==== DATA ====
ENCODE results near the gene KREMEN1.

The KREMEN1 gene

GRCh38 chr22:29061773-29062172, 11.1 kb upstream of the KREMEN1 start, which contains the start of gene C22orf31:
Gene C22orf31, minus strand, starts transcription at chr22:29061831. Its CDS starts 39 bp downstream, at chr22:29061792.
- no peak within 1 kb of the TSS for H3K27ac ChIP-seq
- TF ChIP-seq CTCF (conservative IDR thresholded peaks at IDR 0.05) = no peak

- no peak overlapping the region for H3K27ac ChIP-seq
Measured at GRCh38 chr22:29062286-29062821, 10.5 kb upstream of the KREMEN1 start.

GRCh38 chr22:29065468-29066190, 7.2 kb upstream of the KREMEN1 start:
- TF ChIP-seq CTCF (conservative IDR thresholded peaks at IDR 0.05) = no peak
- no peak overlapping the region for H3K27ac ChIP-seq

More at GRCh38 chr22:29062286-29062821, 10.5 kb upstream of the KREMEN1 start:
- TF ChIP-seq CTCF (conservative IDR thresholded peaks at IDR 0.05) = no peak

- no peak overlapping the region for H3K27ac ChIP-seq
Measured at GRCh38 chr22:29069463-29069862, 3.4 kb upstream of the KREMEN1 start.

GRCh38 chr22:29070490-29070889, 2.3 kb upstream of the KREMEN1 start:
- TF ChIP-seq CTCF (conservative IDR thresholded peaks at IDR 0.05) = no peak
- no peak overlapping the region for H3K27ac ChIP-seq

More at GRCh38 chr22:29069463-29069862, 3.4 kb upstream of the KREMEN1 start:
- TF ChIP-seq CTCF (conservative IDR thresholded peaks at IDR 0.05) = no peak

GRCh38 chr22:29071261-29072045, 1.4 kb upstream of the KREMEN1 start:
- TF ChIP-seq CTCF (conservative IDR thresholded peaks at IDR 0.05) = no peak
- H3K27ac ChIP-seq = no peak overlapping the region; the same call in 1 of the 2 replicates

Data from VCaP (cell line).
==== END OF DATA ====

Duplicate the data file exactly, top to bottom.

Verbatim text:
ENCODE results near the gene KREMEN1.

The KREMEN1 gene

GRCh38 chr22:29061773-29062172, 11.1 kb upstream of the KREMEN1 start, which contains the start of gene C22orf31:
Gene C22orf31, minus strand, starts transcription at chr22:29061831. Its CDS starts 39 bp downstream, at chr22:29061792.
- no peak within 1 kb of the TSS for H3K27ac ChIP-seq
- TF ChIP-seq CTCF (conservative IDR thresholded peaks at IDR 0.05) = no peak

- no peak overlapping the region for H3K27ac ChIP-seq
Measured at GRCh38 chr22:29062286-29062821, 10.5 kb upstream of the KREMEN1 start.

GRCh38 chr22:29065468-29066190, 7.2 kb upstream of the KREMEN1 start:
- TF ChIP-seq CTCF (conservative IDR thresholded peaks at IDR 0.05) = no peak
- no peak overlapping the region for H3K27ac ChIP-seq

More at GRCh38 chr22:29062286-29062821, 10.5 kb upstream of the KREMEN1 start:
- TF ChIP-seq CTCF (conservative IDR thresholded peaks at IDR 0.05) = no peak

- no peak overlapping the region for H3K27ac ChIP-seq
Measured at GRCh38 chr22:29069463-29069862, 3.4 kb upstream of the KREMEN1 start.

GRCh38 chr22:29070490-29070889, 2.3 kb upstream of the KREMEN1 start:
- TF ChIP-seq CTCF (conservative IDR thresholded peaks at IDR 0.05) = no peak
- no peak overlapping the region for H3K27ac ChIP-seq

More at GRCh38 chr22:29069463-29069862, 3.4 kb upstream of the KREMEN1 start:
- TF ChIP-seq CTCF (conservative IDR thresholded peaks at IDR 0.05) = no peak

GRCh38 chr22:29071261-29072045, 1.4 kb upstream of the KREMEN1 start:
- TF ChIP-seq CTCF (conservative IDR thresholded peaks at IDR 0.05) = no peak
- H3K27ac ChIP-seq = no peak overlapping the region; the same call in 1 of the 2 replicates

Data from VCaP (cell line).